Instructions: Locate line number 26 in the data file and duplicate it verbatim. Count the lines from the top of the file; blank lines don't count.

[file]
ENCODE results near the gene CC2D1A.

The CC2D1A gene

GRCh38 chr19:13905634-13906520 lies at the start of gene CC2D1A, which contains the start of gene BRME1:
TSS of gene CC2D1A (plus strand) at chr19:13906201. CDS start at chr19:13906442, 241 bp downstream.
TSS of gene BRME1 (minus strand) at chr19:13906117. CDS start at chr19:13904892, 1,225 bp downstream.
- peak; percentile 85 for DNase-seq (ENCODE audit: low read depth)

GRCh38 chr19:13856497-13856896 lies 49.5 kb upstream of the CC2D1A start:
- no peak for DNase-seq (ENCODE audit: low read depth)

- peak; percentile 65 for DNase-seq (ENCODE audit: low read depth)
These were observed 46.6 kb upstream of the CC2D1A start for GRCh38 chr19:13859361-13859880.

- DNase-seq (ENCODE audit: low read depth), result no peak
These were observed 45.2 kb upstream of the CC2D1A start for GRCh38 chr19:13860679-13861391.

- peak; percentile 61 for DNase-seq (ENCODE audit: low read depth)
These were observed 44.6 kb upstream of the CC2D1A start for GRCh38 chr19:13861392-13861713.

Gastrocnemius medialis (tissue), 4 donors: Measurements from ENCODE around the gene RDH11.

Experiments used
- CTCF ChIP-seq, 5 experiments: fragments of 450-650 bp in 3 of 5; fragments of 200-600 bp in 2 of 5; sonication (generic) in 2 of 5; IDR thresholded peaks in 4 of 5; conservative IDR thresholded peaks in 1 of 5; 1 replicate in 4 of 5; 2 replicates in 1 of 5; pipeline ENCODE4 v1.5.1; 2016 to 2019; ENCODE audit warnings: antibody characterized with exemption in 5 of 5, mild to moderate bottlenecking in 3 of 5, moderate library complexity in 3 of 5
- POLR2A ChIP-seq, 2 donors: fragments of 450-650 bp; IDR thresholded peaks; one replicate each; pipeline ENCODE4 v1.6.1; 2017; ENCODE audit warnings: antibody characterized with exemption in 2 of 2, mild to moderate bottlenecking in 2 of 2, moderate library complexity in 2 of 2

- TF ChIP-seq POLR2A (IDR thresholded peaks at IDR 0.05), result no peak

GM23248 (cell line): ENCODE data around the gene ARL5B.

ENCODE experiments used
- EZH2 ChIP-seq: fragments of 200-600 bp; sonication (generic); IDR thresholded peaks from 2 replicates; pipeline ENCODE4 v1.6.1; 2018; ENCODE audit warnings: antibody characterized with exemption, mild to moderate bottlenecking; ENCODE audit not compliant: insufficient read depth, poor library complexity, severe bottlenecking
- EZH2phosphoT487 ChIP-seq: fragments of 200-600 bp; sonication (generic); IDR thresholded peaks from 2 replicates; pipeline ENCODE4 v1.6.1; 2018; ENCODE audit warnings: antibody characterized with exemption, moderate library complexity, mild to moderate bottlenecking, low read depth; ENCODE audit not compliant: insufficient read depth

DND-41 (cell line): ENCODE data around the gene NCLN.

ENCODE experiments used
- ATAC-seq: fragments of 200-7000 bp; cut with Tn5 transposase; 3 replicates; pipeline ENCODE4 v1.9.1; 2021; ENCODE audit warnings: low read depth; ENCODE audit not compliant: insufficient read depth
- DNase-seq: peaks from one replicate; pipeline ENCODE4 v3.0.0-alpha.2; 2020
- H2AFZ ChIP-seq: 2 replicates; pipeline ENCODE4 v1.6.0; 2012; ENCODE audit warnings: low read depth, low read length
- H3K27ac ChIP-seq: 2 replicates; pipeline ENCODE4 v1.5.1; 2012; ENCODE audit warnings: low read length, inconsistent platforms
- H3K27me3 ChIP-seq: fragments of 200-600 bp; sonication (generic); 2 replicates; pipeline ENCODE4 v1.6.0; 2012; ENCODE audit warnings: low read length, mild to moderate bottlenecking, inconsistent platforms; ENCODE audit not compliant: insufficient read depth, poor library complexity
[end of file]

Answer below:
- ATAC-seq: fragments of 200-7000 bp; cut with Tn5 transposase; 3 replicates; pipeline ENCODE4 v1.9.1; 2021; ENCODE audit warnings: low read depth; ENCODE audit not compliant: insufficient read depth